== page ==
CROSS REFERENCE TO RELATED APPLICATION

This application claims priority to and the benefit of Korean Patent Application No. 10-2004-0037273 filed on May 25, 2004 in the Korean Intellectual Property Office, the entire content of which is incorporated herein by reference.

BACKGROUND OF THE INVENTION

1. Field of the Invention

The present invention relates to a driving method of a plasma display panel (PDP) and to the circuitry developed for generating and applying appropriate driving voltages.

2. Discussion of the Related Art

A plasma display device is a flat panel display that uses plasma generated by a gas discharge process to display characters or images. It includes a PDP with tens to millions of pixels provided in a matrix format, depending on the size of the PDP. A PDP may be classified as a DC PDP or an AC PDP, according to its discharge cell structure and the waveform of the driving voltage applied.

The DC PDP has electrodes exposed in a discharge space, allowing a current to flow in the discharge space while a voltage is supplied. The DC PDP, therefore, requires a resistor for limiting the current. On the other hand, the AC PDP electrodes are covered with a dielectric layer that forms a capacitor to limit the current and protects the electrodes from the impact of ions during discharge. Accordingly, the AC PDP has a longer lifespan than the DC PDP.

One frame of the PDP is defined as a period of time during which all of the pixels in the panel are addressed. One frame is divided into a plurality of subfields, and each subfield includes a reset period, an address period, and a sustain period. The reset period is for initializing the status of each discharge cell so as to facilitate an addressing operation on the discharge cell. The address period is for selecting turn-on/turn-off cells, that are the cells that must be turned on or turned off, and for accumulating wall charges on the turn-on cells that are addressed to be turned on. The sustain period is for causing the cells to either continue discharge for displaying an image on the addressed cells or remain inactive.

In order to perform the above operations and to display an image, sustain pulses are alternately applied to scan electrodes and sustain electrodes during the sustain period, and reset waveforms and scan waveforms are applied to the scan electrodes during the reset period and the address period. Therefore, a scan driving board for driving the scan electrodes and a sustain driving board for driving the sustain electrodes are separately needed. Mounting the two separate driving boards on a chassis base may generate problems and increase the overall cost of the device.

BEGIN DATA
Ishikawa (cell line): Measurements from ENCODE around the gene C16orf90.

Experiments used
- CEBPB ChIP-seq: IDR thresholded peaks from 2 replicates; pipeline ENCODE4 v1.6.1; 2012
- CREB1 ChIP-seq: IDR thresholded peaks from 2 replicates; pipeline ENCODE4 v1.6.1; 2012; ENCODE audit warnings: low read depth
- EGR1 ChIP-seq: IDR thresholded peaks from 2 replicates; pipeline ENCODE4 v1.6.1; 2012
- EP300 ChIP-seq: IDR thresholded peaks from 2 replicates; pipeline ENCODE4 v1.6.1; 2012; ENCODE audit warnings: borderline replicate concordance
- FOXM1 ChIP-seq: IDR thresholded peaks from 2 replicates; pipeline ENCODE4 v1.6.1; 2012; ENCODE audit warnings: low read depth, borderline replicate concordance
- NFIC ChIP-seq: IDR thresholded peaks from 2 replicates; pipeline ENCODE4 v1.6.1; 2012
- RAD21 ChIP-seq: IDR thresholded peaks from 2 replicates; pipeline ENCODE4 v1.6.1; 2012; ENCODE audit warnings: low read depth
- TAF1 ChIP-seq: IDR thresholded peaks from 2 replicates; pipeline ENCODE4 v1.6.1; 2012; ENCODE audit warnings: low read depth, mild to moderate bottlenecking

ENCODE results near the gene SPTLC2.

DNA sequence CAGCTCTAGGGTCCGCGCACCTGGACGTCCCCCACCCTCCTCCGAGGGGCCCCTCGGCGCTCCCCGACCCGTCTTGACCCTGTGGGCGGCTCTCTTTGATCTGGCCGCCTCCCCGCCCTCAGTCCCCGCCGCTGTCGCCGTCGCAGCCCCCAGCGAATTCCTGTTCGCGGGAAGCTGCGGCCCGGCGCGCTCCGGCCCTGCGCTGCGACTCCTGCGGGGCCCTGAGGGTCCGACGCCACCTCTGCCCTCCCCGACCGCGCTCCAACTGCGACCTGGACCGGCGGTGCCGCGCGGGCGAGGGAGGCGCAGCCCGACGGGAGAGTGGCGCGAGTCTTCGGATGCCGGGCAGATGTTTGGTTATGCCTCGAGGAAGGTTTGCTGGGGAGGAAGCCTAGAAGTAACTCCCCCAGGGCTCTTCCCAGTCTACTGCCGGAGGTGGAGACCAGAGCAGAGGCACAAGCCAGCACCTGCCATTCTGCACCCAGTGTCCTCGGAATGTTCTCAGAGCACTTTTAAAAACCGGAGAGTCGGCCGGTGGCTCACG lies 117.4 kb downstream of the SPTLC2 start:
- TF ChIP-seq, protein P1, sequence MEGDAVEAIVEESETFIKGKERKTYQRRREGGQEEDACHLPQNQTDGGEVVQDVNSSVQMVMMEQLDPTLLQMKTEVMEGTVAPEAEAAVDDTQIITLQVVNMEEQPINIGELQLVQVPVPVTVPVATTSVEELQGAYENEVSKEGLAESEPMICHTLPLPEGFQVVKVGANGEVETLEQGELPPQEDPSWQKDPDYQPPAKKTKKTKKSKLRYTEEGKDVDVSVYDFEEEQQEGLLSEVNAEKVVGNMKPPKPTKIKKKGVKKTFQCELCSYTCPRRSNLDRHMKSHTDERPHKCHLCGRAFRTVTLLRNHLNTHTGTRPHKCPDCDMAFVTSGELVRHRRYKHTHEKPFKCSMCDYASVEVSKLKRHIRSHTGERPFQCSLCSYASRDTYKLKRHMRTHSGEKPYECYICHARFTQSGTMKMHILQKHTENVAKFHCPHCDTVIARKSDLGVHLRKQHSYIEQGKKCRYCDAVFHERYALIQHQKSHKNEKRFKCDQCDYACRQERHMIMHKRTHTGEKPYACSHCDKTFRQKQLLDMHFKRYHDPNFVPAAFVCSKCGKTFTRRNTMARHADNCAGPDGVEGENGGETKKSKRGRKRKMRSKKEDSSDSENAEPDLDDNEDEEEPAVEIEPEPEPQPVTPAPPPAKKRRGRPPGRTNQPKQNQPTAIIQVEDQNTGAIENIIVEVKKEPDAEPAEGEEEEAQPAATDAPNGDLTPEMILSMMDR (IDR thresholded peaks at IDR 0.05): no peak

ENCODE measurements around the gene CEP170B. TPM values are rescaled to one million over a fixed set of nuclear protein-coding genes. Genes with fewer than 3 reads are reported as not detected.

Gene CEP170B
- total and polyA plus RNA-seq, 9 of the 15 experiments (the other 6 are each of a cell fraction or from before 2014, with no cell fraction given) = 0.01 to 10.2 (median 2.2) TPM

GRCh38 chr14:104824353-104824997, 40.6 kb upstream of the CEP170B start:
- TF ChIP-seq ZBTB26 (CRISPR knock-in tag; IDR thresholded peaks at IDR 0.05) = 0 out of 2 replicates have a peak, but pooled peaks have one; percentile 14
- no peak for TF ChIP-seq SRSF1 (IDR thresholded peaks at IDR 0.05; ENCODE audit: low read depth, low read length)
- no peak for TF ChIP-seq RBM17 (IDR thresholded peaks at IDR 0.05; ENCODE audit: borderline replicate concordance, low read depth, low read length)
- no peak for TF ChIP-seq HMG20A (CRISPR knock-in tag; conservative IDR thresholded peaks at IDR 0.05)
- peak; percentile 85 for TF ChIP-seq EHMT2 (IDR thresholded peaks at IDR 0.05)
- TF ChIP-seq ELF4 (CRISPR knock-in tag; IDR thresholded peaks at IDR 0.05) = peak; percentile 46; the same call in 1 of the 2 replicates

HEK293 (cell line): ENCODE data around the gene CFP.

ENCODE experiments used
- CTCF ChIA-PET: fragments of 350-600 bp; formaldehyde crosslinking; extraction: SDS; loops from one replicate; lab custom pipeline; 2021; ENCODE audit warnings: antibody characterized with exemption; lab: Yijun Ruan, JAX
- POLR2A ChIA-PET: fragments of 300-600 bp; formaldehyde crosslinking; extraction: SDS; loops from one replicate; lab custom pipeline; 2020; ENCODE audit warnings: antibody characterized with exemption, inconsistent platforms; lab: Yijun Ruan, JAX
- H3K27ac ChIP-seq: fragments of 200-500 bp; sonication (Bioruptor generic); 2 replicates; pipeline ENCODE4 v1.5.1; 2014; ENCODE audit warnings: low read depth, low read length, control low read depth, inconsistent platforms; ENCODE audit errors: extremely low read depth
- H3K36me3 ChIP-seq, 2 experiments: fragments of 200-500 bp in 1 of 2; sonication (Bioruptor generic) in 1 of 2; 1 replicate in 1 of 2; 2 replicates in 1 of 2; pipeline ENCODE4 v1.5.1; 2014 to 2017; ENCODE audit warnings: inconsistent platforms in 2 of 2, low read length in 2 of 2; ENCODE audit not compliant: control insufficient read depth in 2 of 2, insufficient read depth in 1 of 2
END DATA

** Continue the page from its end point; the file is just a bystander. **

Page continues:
For combining the two driving boards into a single combined board, schemes of coupling the single combined board to the scan electrodes and extending the sustain electrodes to reach the combined board have been proposed. However, when the two driving boards are combined as such, the impedance component created at the extended sustain electrodes is increased.

SUMMARY OF THE INVENTION

The present invention provides a PDP having a combined board that can drive both scan electrodes and sustain electrodes. In addition, the present invention provides driving waveforms appropriate for such a combined board and circuits used to produce these driving waveforms.

According to an embodiment of the present invention, the sustain electrodes are biased at a constant voltage while driving waveforms are applied to the scan electrodes.

An exemplary method for driving a PDP is presented. The PDP includes scan electrodes, sustain electrodes, and address electrodes, arranged in a matrix form, the scan electrodes and the sustain electrodes forming parallel pairs and the address electrodes extending perpendicular to the scan electrodes and the sustain electrodes. The PDP is driven during frames, each frame having subfields, each subfield having a reset period followed by an address period followed by a sustain period, the reset period including a rising period and a falling period. The exemplary method includes biasing the sustain electrodes at a first voltage during all periods of each subfield; applying a negative second voltage to a non-selected electrode of the scan electrodes and a third voltage more negative than the second voltage to a selected electrode of the scan electrodes, during the address period; increasing the voltage of the scan electrodes from the negative second voltage to a positive fourth voltage at an end of the address period and a beginning of the sustain period; and alternately applying a negative fifth voltage and the positive fourth voltage to the scan electrodes, during the sustain period.